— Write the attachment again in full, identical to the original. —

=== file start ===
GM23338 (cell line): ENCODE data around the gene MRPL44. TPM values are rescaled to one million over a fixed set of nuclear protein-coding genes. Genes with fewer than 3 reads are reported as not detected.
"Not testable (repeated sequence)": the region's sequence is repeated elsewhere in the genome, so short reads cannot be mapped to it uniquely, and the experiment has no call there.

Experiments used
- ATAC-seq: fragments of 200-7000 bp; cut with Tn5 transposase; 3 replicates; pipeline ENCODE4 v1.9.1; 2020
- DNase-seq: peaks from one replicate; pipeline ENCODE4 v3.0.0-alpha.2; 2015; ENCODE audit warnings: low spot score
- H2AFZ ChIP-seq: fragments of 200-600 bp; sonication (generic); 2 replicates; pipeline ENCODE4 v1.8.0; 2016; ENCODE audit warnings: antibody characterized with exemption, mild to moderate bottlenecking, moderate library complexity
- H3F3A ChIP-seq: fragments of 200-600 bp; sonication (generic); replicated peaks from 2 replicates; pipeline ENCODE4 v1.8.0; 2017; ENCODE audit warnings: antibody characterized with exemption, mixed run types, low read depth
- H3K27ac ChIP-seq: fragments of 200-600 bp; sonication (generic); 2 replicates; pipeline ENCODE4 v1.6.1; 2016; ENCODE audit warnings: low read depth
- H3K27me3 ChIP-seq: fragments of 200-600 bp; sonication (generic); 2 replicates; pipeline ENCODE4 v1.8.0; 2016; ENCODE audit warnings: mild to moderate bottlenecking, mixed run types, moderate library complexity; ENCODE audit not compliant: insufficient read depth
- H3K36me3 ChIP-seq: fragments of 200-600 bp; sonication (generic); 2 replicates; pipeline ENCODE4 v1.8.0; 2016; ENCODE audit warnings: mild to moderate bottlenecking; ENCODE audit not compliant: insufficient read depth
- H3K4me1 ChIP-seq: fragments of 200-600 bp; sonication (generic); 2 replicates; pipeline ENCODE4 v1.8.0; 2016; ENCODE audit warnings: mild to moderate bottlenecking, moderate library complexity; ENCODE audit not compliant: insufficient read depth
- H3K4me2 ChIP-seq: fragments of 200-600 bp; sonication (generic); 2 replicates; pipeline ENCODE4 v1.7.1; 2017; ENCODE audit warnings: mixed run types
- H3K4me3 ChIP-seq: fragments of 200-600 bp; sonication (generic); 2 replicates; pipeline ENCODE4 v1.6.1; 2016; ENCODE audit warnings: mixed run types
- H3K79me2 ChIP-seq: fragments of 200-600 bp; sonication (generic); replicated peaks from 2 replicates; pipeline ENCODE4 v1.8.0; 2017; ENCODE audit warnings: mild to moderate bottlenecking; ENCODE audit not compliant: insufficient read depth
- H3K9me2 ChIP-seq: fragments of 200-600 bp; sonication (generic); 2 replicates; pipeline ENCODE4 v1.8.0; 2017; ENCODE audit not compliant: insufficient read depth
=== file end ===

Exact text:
GM23338 (cell line): ENCODE data around the gene MRPL44. TPM values are rescaled to one million over a fixed set of nuclear protein-coding genes. Genes with fewer than 3 reads are reported as not detected.
"Not testable (repeated sequence)": the region's sequence is repeated elsewhere in the genome, so short reads cannot be mapped to it uniquely, and the experiment has no call there.

Experiments used
- ATAC-seq: fragments of 200-7000 bp; cut with Tn5 transposase; 3 replicates; pipeline ENCODE4 v1.9.1; 2020
- DNase-seq: peaks from one replicate; pipeline ENCODE4 v3.0.0-alpha.2; 2015; ENCODE audit warnings: low spot score
- H2AFZ ChIP-seq: fragments of 200-600 bp; sonication (generic); 2 replicates; pipeline ENCODE4 v1.8.0; 2016; ENCODE audit warnings: antibody characterized with exemption, mild to moderate bottlenecking, moderate library complexity
- H3F3A ChIP-seq: fragments of 200-600 bp; sonication (generic); replicated peaks from 2 replicates; pipeline ENCODE4 v1.8.0; 2017; ENCODE audit warnings: antibody characterized with exemption, mixed run types, low read depth
- H3K27ac ChIP-seq: fragments of 200-600 bp; sonication (generic); 2 replicates; pipeline ENCODE4 v1.6.1; 2016; ENCODE audit warnings: low read depth
- H3K27me3 ChIP-seq: fragments of 200-600 bp; sonication (generic); 2 replicates; pipeline ENCODE4 v1.8.0; 2016; ENCODE audit warnings: mild to moderate bottlenecking, mixed run types, moderate library complexity; ENCODE audit not compliant: insufficient read depth
- H3K36me3 ChIP-seq: fragments of 200-600 bp; sonication (generic); 2 replicates; pipeline ENCODE4 v1.8.0; 2016; ENCODE audit warnings: mild to moderate bottlenecking; ENCODE audit not compliant: insufficient read depth
- H3K4me1 ChIP-seq: fragments of 200-600 bp; sonication (generic); 2 replicates; pipeline ENCODE4 v1.8.0; 2016; ENCODE audit warnings: mild to moderate bottlenecking, moderate library complexity; ENCODE audit not compliant: insufficient read depth
- H3K4me2 ChIP-seq: fragments of 200-600 bp; sonication (generic); 2 replicates; pipeline ENCODE4 v1.7.1; 2017; ENCODE audit warnings: mixed run types
- H3K4me3 ChIP-seq: fragments of 200-600 bp; sonication (generic); 2 replicates; pipeline ENCODE4 v1.6.1; 2016; ENCODE audit warnings: mixed run types
- H3K79me2 ChIP-seq: fragments of 200-600 bp; sonication (generic); replicated peaks from 2 replicates; pipeline ENCODE4 v1.8.0; 2017; ENCODE audit warnings: mild to moderate bottlenecking; ENCODE audit not compliant: insufficient read depth
- H3K9me2 ChIP-seq: fragments of 200-600 bp; sonication (generic); 2 replicates; pipeline ENCODE4 v1.8.0; 2017; ENCODE audit not compliant: insufficient read depth